Alabama Basketball: A Troubling Statistic For the Crimson Tide


Daniel Shirey-USA TODAY Sports

The Alabama Crimson Tide (16-8) will take on the South Carolina Gamecocks (12-12) today at Coleman Coleseum at 4pm ET on ESPN3. Alabama is coming off a 52-45 win against the red hot Georgia Bulldogs earlier this week. It was another ugly win for the Tide, but a win on the road in SEC play is never easy to come by. While Bama’s stat sheet isn’t any prettier than in previous games, defense continues to be the Tide’s calling card, as they only give up 57.7 points per game, which ranks 13th overall in the country.

I enjoy looking at statistics. I like being able to discern something from our team statistics in relation to Alabama’s play on the court. Sometimes it can help clarify problems a team is having. For example, Alabama is a poor rebounding team. This is not an opinion but a fact, based on where we are ranked in this statistical category in our conference (14th), as well as where we rank in the country (281st).

Statistics can tell you a lot, but it is important to remember that they don’t necessarily tell you everything. The sum of a team is often greater than its parts, and this is true of a single player in relation to his own individual statistics. For example, our starting center Moussa Gueye averages 1.4 points and 4.4 rebounds.

These are not impressive numbers, and at first look you might say Gueye has only minimal value to the team. But Gueye’s presence on the court alone is inherently valuable in a way that cannot be quantified. Playing against a seven-footer can have a psychological effect on a player that leaves him second guessing his individual attack strategies. We can say that Moussa averages 1.8 blocks per game, but how many more shots did he affect? How many aggressive drives to the basket did he deter? This is an example of how numbers can tell you the truth, but not the whole truth.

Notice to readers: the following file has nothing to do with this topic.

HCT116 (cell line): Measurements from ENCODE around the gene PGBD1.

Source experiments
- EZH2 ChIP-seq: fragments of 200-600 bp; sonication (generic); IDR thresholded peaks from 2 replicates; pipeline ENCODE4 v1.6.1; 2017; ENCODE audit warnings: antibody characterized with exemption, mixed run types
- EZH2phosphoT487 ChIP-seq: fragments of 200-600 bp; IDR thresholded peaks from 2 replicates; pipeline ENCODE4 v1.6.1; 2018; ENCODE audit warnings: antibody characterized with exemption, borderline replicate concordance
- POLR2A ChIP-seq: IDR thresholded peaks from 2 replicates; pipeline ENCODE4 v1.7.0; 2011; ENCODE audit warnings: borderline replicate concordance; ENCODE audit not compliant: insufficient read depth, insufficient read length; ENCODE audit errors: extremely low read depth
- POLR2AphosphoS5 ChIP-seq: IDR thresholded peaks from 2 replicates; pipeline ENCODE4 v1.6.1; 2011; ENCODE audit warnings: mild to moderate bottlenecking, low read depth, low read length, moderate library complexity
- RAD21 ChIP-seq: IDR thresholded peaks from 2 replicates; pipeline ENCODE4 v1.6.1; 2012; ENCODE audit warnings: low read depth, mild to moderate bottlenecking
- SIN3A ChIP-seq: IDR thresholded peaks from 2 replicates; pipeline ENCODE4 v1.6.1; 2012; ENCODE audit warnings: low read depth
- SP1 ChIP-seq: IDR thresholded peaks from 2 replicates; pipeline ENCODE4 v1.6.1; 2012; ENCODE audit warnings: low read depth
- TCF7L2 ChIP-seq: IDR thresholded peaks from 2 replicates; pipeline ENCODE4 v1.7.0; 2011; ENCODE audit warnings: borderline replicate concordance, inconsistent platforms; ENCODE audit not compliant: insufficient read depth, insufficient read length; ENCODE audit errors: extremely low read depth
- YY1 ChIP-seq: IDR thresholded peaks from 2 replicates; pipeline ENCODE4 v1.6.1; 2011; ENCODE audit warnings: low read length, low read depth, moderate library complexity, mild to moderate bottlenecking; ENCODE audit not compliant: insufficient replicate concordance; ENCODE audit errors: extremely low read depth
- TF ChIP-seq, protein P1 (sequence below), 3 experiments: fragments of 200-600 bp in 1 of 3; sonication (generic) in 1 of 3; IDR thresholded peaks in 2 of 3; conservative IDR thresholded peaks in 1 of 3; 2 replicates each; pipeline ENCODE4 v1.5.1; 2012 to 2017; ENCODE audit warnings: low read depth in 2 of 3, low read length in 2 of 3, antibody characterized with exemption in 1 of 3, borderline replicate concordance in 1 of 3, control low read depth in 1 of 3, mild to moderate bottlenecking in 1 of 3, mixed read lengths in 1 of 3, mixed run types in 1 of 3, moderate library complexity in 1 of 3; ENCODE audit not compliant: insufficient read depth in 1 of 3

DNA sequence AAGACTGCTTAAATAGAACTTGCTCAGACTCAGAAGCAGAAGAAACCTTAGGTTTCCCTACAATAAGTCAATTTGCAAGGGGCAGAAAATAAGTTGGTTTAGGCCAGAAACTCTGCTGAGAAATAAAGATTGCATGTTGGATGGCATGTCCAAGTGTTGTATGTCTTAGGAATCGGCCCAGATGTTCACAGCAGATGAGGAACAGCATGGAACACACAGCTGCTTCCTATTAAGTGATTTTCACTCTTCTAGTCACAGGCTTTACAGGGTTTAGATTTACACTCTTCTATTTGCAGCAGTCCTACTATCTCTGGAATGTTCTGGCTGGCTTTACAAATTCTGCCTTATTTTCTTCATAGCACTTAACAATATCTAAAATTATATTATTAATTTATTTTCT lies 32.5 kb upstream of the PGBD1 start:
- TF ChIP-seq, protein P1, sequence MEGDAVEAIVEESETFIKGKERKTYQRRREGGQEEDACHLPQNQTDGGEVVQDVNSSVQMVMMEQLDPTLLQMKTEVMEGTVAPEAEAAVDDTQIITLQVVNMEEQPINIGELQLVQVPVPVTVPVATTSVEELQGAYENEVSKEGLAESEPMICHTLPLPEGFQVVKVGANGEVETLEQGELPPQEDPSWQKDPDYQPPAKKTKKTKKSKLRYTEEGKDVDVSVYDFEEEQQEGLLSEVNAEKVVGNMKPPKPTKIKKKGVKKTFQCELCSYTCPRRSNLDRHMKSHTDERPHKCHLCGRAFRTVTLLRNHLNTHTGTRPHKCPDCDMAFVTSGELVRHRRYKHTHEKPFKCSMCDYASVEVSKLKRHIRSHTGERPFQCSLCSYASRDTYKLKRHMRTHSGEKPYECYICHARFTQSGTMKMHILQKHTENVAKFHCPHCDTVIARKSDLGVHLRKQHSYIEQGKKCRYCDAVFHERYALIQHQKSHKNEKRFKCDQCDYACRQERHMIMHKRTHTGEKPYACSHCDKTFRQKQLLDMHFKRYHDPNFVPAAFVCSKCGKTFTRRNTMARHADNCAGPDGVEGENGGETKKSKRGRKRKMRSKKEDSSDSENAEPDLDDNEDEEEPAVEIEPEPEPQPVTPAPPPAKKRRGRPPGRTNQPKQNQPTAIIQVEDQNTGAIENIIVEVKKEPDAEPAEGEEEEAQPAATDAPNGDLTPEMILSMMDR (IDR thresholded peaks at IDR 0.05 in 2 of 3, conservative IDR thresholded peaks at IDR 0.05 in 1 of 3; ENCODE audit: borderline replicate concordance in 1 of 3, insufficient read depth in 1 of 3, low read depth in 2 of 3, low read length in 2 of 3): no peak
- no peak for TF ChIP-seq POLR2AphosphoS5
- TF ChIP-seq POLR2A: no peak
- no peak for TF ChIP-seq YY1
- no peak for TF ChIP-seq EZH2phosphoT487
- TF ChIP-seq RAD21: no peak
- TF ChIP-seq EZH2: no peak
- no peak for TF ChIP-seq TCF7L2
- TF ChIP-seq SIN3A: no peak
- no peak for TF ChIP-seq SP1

But then there are times where a statistic can tell you the entire story. We know that Alabama is a bad offensive team. We know the Tide often struggles to score, but until I ran across a very troubling statistic, I did not truly realize the depth of our offensive ineptitude. Alabama averages only 51.3 shot attempts a game. We are ranked 303rd in major college basketball in this category.

Not only are we a poor scoring team (61.3 ppg), and not only do we shoot a poor percentage from the field (42.9 percent), but our offense is so terribly clumsy and lethargic we are not even able to take enough shots over the course of a 40-minute game. It never occurred to me that the actual volume of shots Alabama is taking could be part of the problem.

The best and most direct way to increase shot attempts is to be aggressive on the offensive glass. Alabama really needs to create more stickback opportunities. Over the course of several games this year, I have noticed a trend in our player’s offensive rebounding tendencies. When someone takes a shot or drives a lane, if they are away from the basket and are not in position to rebound, they will concede the possession, either by not diving towards the basket and trying to box out, or simply floating back on defense.

There is not an overwhelming effort to be good on the offensive boards, and so we fumble through our offensive sets until the shot clock forces us to shoot, and seldom bother with trying to actually getting the ball back and taking another shot. This has to change for Alabama to make any kind of run this year.

Of all of our disturbing offensive statistics, our attempted field goal average is maybe the most troubling. We have to take more than 51 shots in a basketball game. The Tide needs to create more scoring opportunities for themselves, and that means creating more possessions. While limiting turnovers and bad possessions is always important, offensive rebounding has to become a bigger priority for the Crimson Tide.

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